UBC Theses and Dissertations
The perceptions of game developers compared to research on employment readiness regarding shortcomings in expertise and implications for curriculum development Ramos, Donald Ray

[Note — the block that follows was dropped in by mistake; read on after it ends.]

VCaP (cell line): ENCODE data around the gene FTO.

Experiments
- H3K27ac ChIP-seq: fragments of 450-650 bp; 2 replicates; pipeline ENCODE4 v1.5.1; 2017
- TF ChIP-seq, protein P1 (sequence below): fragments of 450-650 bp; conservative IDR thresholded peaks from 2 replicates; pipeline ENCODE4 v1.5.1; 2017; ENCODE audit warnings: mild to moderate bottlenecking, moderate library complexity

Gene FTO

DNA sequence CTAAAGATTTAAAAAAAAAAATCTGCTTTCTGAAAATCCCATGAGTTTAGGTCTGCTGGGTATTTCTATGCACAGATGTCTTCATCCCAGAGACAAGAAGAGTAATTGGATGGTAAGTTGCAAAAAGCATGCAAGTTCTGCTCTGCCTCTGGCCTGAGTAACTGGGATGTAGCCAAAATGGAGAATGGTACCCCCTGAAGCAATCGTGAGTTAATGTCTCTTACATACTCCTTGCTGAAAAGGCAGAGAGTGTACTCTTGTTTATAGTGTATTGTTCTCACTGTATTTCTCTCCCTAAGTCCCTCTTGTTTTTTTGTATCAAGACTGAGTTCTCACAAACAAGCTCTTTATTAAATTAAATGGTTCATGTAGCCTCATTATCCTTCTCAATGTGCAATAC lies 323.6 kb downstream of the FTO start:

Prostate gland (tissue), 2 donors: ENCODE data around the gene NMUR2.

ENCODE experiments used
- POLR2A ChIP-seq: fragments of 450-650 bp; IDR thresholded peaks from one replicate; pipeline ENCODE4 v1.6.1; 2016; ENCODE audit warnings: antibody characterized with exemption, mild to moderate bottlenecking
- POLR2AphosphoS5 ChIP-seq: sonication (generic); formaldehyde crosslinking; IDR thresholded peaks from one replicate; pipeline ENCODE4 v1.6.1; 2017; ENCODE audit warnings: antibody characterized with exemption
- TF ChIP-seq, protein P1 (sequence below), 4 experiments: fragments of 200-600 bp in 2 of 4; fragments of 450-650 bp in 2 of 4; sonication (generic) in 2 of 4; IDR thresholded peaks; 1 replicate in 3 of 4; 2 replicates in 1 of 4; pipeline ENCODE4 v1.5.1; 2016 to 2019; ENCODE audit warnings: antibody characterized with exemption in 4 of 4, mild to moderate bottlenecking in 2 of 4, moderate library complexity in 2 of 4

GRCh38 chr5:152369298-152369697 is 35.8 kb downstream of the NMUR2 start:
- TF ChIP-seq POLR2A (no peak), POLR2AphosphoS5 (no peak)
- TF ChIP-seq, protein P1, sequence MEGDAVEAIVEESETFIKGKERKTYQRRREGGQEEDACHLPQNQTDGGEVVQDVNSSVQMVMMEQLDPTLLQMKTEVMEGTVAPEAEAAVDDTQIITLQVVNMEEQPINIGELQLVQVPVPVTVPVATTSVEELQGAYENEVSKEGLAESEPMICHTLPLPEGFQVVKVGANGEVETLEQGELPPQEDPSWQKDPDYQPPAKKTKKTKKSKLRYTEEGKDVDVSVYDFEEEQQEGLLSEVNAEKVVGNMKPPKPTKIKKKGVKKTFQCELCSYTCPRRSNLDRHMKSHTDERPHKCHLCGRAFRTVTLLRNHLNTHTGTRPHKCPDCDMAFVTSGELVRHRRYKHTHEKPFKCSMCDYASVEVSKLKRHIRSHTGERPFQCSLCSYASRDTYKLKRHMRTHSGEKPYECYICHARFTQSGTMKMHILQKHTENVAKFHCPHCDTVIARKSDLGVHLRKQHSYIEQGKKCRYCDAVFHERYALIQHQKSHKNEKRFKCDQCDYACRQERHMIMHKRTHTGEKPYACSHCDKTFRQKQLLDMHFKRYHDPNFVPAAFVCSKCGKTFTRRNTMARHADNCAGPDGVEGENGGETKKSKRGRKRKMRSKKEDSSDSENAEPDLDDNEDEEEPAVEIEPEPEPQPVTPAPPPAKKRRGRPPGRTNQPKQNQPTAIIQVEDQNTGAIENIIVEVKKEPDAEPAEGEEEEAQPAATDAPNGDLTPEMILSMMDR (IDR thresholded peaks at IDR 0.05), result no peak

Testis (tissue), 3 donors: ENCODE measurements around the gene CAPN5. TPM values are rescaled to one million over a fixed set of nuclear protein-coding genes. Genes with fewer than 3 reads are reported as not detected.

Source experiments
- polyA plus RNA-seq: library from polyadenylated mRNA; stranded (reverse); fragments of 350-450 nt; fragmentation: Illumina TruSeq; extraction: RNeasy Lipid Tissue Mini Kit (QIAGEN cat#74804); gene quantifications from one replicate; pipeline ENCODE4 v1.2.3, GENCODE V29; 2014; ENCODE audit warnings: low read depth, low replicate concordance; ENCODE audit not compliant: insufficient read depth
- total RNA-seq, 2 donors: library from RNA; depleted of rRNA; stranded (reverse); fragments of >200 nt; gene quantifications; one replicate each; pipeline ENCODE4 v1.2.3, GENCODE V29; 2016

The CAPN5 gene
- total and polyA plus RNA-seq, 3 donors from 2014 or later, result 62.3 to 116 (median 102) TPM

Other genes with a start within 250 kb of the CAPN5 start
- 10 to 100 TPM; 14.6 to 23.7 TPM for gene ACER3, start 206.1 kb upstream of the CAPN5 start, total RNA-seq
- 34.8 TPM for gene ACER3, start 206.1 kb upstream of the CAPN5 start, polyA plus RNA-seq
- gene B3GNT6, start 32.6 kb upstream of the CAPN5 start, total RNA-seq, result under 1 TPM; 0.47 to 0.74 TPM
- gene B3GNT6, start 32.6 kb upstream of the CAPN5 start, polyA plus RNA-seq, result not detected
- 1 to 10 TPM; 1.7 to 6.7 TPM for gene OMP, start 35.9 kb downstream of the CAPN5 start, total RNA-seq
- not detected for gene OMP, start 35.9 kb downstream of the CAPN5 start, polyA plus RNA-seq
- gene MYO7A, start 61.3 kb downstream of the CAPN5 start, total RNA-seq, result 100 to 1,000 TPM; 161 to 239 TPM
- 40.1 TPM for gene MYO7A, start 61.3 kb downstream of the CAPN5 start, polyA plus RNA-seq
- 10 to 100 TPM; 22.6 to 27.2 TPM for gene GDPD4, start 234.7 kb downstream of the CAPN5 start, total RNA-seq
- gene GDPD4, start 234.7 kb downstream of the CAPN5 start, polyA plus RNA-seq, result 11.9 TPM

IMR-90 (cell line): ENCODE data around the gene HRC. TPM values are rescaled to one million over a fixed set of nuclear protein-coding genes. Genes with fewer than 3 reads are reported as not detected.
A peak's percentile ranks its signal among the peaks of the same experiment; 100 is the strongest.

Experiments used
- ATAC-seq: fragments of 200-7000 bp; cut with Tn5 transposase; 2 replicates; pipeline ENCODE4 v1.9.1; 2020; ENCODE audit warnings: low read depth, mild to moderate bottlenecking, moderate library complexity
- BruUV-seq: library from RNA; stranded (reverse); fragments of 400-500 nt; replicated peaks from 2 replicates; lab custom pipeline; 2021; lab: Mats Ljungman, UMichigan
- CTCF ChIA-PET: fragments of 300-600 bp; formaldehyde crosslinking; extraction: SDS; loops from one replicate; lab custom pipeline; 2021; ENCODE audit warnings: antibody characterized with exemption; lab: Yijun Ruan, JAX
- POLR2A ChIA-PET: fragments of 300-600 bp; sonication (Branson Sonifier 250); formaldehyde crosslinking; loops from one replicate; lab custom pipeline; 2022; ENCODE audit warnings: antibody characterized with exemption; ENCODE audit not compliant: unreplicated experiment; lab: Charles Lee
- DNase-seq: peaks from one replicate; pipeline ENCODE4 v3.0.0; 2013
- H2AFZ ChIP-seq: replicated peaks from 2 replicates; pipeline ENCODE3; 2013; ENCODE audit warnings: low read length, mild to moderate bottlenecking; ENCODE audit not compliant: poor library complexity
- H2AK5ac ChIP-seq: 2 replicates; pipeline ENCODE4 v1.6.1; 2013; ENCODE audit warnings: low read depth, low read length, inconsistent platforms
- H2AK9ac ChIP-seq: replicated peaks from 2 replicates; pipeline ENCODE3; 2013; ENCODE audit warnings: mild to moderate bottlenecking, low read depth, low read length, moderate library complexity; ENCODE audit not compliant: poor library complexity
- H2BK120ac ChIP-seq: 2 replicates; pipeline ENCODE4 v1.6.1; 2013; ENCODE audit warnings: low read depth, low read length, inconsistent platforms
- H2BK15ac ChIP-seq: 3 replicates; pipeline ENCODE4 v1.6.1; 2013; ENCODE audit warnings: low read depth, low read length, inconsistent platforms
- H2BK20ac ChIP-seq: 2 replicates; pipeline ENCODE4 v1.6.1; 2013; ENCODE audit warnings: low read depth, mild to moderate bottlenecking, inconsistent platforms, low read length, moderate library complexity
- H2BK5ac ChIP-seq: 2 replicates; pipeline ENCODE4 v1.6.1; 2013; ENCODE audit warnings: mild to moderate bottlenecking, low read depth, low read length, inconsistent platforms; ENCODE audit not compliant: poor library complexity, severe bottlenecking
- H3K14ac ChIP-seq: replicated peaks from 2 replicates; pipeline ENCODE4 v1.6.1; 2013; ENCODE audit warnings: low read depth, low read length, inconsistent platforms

Twenty three interviews and four surveys were conducted as case studies investigating the perceptions of expertise, expertise acquisition, and gaps in employment readiness for novice game developers. Participants were primarily game development production staff and educators involved in game related programs. Research results were compared to employability skills research. The findings indicated that there is a great deal of alignment between them, but employability skills may be insufficient on their own to be a reliable standalone source for curriculum development in the game development field because of the industry’s unique characteristics. Implications from the research results, and insights from the in-depth interviews, that may be relevant to curriculum developers include evidence for a mismatch of the values, needs, and expectations of stakeholders; and a delineation of key characteristics of expertise and long-term success that may be valuable for inclusion in curriculum outcomes and measures. Two of the key characteristics identified were goal-focused passion, and holistic perspectives. Holistic perspectives included an awareness of heuristic use of tacit knowledge. The model of an expert learner was supported as a potential curriculum outcome focus that encapsulated the main characteristics of expertise that novices or advanced beginners could acquire. Another implication is that there may be a relation between expert characteristics and characteristics of functional behaviours that are related to positive psychology and cognitive behavioural therapy.
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